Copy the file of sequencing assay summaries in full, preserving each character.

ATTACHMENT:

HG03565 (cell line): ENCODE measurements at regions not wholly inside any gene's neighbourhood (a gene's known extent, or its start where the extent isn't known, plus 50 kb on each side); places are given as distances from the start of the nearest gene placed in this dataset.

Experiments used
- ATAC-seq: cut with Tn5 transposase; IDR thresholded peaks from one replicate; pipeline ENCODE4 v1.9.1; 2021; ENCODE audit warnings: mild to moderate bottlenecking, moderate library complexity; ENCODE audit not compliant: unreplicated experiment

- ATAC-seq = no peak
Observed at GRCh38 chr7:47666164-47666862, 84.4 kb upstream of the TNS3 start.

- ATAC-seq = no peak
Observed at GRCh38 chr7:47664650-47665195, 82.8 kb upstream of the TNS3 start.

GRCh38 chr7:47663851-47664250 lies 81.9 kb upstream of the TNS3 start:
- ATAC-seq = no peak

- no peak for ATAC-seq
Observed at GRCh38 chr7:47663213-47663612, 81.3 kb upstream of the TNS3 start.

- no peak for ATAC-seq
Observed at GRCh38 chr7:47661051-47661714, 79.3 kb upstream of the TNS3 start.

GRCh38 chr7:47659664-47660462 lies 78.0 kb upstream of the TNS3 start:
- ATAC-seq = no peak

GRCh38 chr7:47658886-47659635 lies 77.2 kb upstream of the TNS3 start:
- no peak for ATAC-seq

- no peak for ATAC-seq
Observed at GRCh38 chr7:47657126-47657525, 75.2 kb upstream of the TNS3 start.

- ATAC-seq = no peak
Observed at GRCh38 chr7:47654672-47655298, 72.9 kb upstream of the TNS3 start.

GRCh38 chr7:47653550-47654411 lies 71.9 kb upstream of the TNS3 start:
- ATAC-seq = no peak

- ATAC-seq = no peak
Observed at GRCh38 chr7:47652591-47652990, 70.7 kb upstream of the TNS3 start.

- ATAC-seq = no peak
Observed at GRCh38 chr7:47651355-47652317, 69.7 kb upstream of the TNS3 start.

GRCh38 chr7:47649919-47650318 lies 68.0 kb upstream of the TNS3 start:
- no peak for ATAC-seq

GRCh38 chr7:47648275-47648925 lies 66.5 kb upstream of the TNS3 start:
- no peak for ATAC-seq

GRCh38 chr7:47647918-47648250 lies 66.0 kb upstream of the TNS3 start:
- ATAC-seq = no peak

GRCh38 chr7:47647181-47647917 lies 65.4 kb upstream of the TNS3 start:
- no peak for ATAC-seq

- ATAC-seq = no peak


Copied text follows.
HG03565 (cell line): ENCODE measurements at regions not wholly inside any gene's neighbourhood (a gene's known extent, or its start where the extent isn't known, plus 50 kb on each side); places are given as distances from the start of the nearest gene placed in this dataset.

Experiments used
- ATAC-seq: cut with Tn5 transposase; IDR thresholded peaks from one replicate; pipeline ENCODE4 v1.9.1; 2021; ENCODE audit warnings: mild to moderate bottlenecking, moderate library complexity; ENCODE audit not compliant: unreplicated experiment

- ATAC-seq = no peak
Observed at GRCh38 chr7:47666164-47666862, 84.4 kb upstream of the TNS3 start.

- ATAC-seq = no peak
Observed at GRCh38 chr7:47664650-47665195, 82.8 kb upstream of the TNS3 start.

GRCh38 chr7:47663851-47664250 lies 81.9 kb upstream of the TNS3 start:
- ATAC-seq = no peak

- no peak for ATAC-seq
Observed at GRCh38 chr7:47663213-47663612, 81.3 kb upstream of the TNS3 start.

- no peak for ATAC-seq
Observed at GRCh38 chr7:47661051-47661714, 79.3 kb upstream of the TNS3 start.

GRCh38 chr7:47659664-47660462 lies 78.0 kb upstream of the TNS3 start:
- ATAC-seq = no peak

GRCh38 chr7:47658886-47659635 lies 77.2 kb upstream of the TNS3 start:
- no peak for ATAC-seq

- no peak for ATAC-seq
Observed at GRCh38 chr7:47657126-47657525, 75.2 kb upstream of the TNS3 start.

- ATAC-seq = no peak
Observed at GRCh38 chr7:47654672-47655298, 72.9 kb upstream of the TNS3 start.

GRCh38 chr7:47653550-47654411 lies 71.9 kb upstream of the TNS3 start:
- ATAC-seq = no peak

- ATAC-seq = no peak
Observed at GRCh38 chr7:47652591-47652990, 70.7 kb upstream of the TNS3 start.

- ATAC-seq = no peak
Observed at GRCh38 chr7:47651355-47652317, 69.7 kb upstream of the TNS3 start.

GRCh38 chr7:47649919-47650318 lies 68.0 kb upstream of the TNS3 start:
- no peak for ATAC-seq

GRCh38 chr7:47648275-47648925 lies 66.5 kb upstream of the TNS3 start:
- no peak for ATAC-seq

GRCh38 chr7:47647918-47648250 lies 66.0 kb upstream of the TNS3 start:
- ATAC-seq = no peak

GRCh38 chr7:47647181-47647917 lies 65.4 kb upstream of the TNS3 start:
- no peak for ATAC-seq

- ATAC-seq = no peak